O'Neill replaced Martin McGuinness as Sinn Féin's leader in the Northern Ireland Assembly

On 23 January 2017, it was announced that O'Neill would replace Martin McGuinness as Sinn Féin's leader in the Northern Ireland Assembly.[2] McGuinness had resigned from the position and vacated the Executive Office in protest of Arlene Foster's handling of the Renewable Heating Incentive scandal. O'Neill was appointed in favour of former Provisional IRA member Conor Murphy, marking a notable break in the leadership's direct association with the organisation.[21][22][23] Sinn Féin delayed the nomination of O'Neill as McGuinness's replacement, triggering an snap election.[24][25] In the 2017 election, O'Neill topped the polls in Mid Ulster and was returned to the Assembly with a 20.6% share of the constituency's first-preference votes.[26][27] On 13 March 2017, she issued a statement calling for a referendum on Irish unity "as soon as possible" in response to the United Kingdom's decision to leave the European Union.[28] On 26 March, O'Neill stated that inter-party negotiations aiming to restore a power-sharing coalition in Northern Ireland had failed, and thus Sinn Féin would not nominate her for the position of deputy First Minister.[29][30] Personal life[edit] O'Neill and her husband, Paddy, have two adult children: daughter Saoirse and son Ryan.[11][10] Electoral history[edit] Northern Ireland Assembly elections

Year Constituency Party First-preference votes % Result

2007 Mid Ulster Sinn Féin 6,432 14.5 Elected

2011 Mid Ulster Sinn Féin 5,178 11.9 Elected

2016 Mid Ulster Sinn Féin 6,147 15.1 Elected

2017 Mid Ulster Sinn Féin 10,258 20.6 Elected[31]

References[edit]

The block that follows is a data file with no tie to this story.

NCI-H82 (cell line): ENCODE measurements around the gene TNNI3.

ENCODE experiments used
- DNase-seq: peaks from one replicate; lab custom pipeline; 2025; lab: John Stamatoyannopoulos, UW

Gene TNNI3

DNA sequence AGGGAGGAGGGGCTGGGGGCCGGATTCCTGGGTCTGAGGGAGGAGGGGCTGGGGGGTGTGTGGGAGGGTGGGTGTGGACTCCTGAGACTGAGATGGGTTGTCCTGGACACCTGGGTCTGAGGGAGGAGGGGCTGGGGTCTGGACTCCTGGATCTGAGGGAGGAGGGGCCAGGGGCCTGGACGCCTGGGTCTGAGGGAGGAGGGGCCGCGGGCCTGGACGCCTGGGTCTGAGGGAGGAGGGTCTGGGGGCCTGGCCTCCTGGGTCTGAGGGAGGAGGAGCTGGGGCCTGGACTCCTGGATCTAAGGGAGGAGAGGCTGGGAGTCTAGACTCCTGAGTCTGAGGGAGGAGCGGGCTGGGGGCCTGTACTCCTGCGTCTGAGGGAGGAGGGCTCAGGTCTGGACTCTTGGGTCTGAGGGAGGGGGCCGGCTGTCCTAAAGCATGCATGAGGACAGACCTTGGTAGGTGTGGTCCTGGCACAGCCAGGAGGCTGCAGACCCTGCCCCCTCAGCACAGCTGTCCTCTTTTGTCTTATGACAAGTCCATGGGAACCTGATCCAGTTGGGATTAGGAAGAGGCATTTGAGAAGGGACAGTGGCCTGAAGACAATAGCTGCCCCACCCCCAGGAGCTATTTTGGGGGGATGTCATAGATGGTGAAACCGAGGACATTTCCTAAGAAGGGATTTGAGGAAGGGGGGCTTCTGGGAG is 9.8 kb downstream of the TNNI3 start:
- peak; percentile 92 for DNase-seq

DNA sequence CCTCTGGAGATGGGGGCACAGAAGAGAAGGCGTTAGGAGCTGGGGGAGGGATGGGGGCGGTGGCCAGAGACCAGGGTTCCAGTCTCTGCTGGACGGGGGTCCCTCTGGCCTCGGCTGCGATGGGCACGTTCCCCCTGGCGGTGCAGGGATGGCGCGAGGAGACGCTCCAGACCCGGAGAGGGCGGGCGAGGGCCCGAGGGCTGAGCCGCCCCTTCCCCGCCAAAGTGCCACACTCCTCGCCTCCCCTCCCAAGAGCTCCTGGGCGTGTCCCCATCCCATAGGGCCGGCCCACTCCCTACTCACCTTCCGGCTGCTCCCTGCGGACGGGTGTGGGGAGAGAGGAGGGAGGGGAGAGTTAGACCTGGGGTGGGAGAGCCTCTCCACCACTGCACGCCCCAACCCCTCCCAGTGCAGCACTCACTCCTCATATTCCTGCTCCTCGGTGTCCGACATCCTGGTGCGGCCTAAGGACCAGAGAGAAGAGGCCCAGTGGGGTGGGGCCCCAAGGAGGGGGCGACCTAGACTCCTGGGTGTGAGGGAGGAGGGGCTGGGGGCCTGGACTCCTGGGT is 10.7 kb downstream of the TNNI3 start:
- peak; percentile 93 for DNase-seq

^ "New northern Sinn Féin leader tells both governments to step up to the plate". 23 January 2017. Archived from the original on 26 January 2017. Retrieved 24 January 2017.  ^ a b "We stand for equality, respect and integrity – O'Neill". www.sinnfein.ie. Archived from the original on 29 January 2017. Retrieved 23 January 2017.  ^ "Michelle O'Neill takes over as new Sinn Féin leader in North". The Irish Times. Archived from the original on 22 February 2017. Retrieved 23 January 2017.  ^ Mid Ulster Archived 10 June 2009 at the Wayback Machine., ARK.ac.uk; accessed 3 March 2017. ^ "The Northern Ireland Assembly". Archived from the original on 2 May 2017. Retrieved 29 March 2017.  ^ a b c "5 things you should know about Michelle O'Neill, the new Sinn Fein leader at Stormont". The Irish News. 23 January 2017. Archived from the original on 2 February 2017. Retrieved 24 January 2017.  ^ a b Breen, Suzanne (23 January 2017). "How does SF's Michelle O'Neill measure up to Arlene Foster?". Belfast Telegraph. Retrieved 24 January 2017.  ^ a b McDonald, Henry (23 January 2017). "Michelle O'Neill: new Sinn Féin leader marks republican sea change". The Guardian. Archived from the original on 24 January 2017. Retrieved 24 January 2017.  ^ Barnes, Ciaran (20 February 2017). "Sinn Fein's Michelle O'Neill 'has no problem condemning criminality' after cousin convicted of fuel laundering". Belfast Telegraph. Retrieved 19 October 2017.  ^ a b c "Who is Michelle O'Neill? Meet the new leader of Sinn Féin in Northern Ireland". The Irish Post. 23 January 2017. Archived from the original on 27 February 2017. Retrieved 25 January 2017.  ^ a b c d e "Michelle O'Neill: Who is Sinn Féin's new Northern leader?". BBC News. 23 January 2017. Archived from the original on 25 January 2017. Retrieved 25 January 2017.  ^ Moriarty, Gerry (14 February 2018). "Why do some unionists fear the Irish language?". The Irish Times. Retrieved 15 February 2018.  ^ a b c "Mid Ulster – Michelle O'Neill profile". Sinn Féin. Archived from the original on 17 December 2017.  ^ Young, Connla. "Who is Michelle O'Neill?". The Irish News. Archived from the original on 30 March 2017. Retrieved 29 March 2017.  ^ "Sinn Fein lady Mayor in Dungannon". Tyrone Times. Retrieved 2017-01-23.  ^ "Michelle new Agriculture Minister". Tyrone Times. 20 May 2011. Archived from the original on 2 February 2017. Retrieved 24 January 2017.  ^ "Department of Agriculture's Ballykelly HQ plans unveiled". BBC News. 30 April 2015. Archived from the original on 28 May 2017. Retrieved 29 March 2017.  ^ a b Simpson, Mark (30 December 2013). "Michelle O'Neill will not challenge legal judgement". BBC News. Archived from the original on 28 May 2017. Retrieved 29 March 2017.  ^ correspondent, Henry McDonald Ireland (2 June 2016). "Northern Ireland to lift ban on gay men donating blood". The Guardian. ISSN 0261-3077. Archived from the original on 20 December 2016. Retrieved 29 March 2017.  ^ "O'Neill launches 10 year vision for Health & Social Care". Health. 25 October 2016. Archived from the original on 30 March 2017. Retrieved 29 March 2017.  ^ correspondent, Henry McDonald Ireland (23 January 2017). "Michelle O'Neill: new Sinn Féin leader marks republican sea change". The Guardian. ISSN 0261-3077. Archived from the original on 25 March 2017. Retrieved 29 March 2017.  ^ "Subscribe to read". www.ft.com. Archived from the original on 29 March 2017. Retrieved 29 March 2017.  ^ McKeown, Gareth. "Michelle O'Neill set to be named new Sinn Féin leader at Stormont". The Irish News. Archived from the original on 30 March 2017. Retrieved 29 March 2017.  ^ "Subscribe to read". www.ft.com. Archived from the original on 30 March 2017. Retrieved 29 March 2017.  ^ correspondent, Henry McDonald Ireland (23 January 2017). "Sinn Féin names Michelle O'Neill as new leader in Northern Ireland". The Guardian. ISSN 0261-3077. Archived from the original on 25 March 2017. Retrieved 29 March 2017.  ^ "Sinn Féin's Michelle O'Neill tops poll in Mid Ulster". ITV News. Archived from the original on 30 March 2017. Retrieved 29 March 2017.  ^ "NI Assembly Election 2017 Result Sheet – Mid Ulster (XLS)". The Electoral Office of Northern Ireland – EONI. Archived from the original on 30 March 2017.  ^ "Michelle O'Neill calls for 'urgent' referendum on Irish unity". BBC News. 13 March 2017. Archived from the original on 29 March 2017. Retrieved 29 March 2017.  ^ "NI political talks have run their course, says Sinn Fein". BBC News. 26 March 2017. Archived from the original on 28 March 2017. Retrieved 29 March 2017.  ^ correspondent, Henry McDonald Ireland (26 March 2017). "Northern Ireland power-sharing talks break down". The Guardian. ISSN 0261-3077. Archived from the original on 29 March 2017. Retrieved 29 March 2017.  ^ "Electoral Office for Northern Ireland". eoni.org.ouk. Archived from the original on 11 February 2017.